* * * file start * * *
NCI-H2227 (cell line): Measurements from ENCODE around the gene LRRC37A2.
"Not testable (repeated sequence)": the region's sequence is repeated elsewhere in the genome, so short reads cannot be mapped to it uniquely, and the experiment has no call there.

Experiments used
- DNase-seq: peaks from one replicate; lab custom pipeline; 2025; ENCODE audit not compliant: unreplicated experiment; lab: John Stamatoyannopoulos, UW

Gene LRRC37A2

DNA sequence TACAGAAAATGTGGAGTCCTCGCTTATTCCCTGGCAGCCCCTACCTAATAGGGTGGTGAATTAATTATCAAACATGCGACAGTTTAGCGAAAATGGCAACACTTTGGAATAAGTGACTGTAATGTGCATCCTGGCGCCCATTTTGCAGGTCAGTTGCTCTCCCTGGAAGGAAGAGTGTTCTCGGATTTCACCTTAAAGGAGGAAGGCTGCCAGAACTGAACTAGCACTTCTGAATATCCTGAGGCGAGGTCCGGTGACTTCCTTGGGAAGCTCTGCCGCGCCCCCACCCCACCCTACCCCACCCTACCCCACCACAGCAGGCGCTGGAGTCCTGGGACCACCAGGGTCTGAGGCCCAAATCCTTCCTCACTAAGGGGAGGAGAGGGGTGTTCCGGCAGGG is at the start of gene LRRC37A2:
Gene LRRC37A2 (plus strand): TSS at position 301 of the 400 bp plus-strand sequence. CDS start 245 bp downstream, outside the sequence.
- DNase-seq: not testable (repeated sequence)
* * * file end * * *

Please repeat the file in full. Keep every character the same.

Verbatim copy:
NCI-H2227 (cell line): Measurements from ENCODE around the gene LRRC37A2.
"Not testable (repeated sequence)": the region's sequence is repeated elsewhere in the genome, so short reads cannot be mapped to it uniquely, and the experiment has no call there.

Experiments used
- DNase-seq: peaks from one replicate; lab custom pipeline; 2025; ENCODE audit not compliant: unreplicated experiment; lab: John Stamatoyannopoulos, UW

Gene LRRC37A2

DNA sequence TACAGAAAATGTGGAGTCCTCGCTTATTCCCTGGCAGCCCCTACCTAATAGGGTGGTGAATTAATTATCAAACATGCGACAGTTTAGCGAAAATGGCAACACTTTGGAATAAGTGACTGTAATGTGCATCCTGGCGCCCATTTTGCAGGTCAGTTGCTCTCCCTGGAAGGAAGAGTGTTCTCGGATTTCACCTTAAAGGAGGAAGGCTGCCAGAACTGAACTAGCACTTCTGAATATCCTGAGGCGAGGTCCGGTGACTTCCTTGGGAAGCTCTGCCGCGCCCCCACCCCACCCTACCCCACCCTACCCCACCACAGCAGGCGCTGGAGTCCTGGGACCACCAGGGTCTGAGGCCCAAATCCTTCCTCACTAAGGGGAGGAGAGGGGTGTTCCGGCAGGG is at the start of gene LRRC37A2:
Gene LRRC37A2 (plus strand): TSS at position 301 of the 400 bp plus-strand sequence. CDS start 245 bp downstream, outside the sequence.
- DNase-seq: not testable (repeated sequence)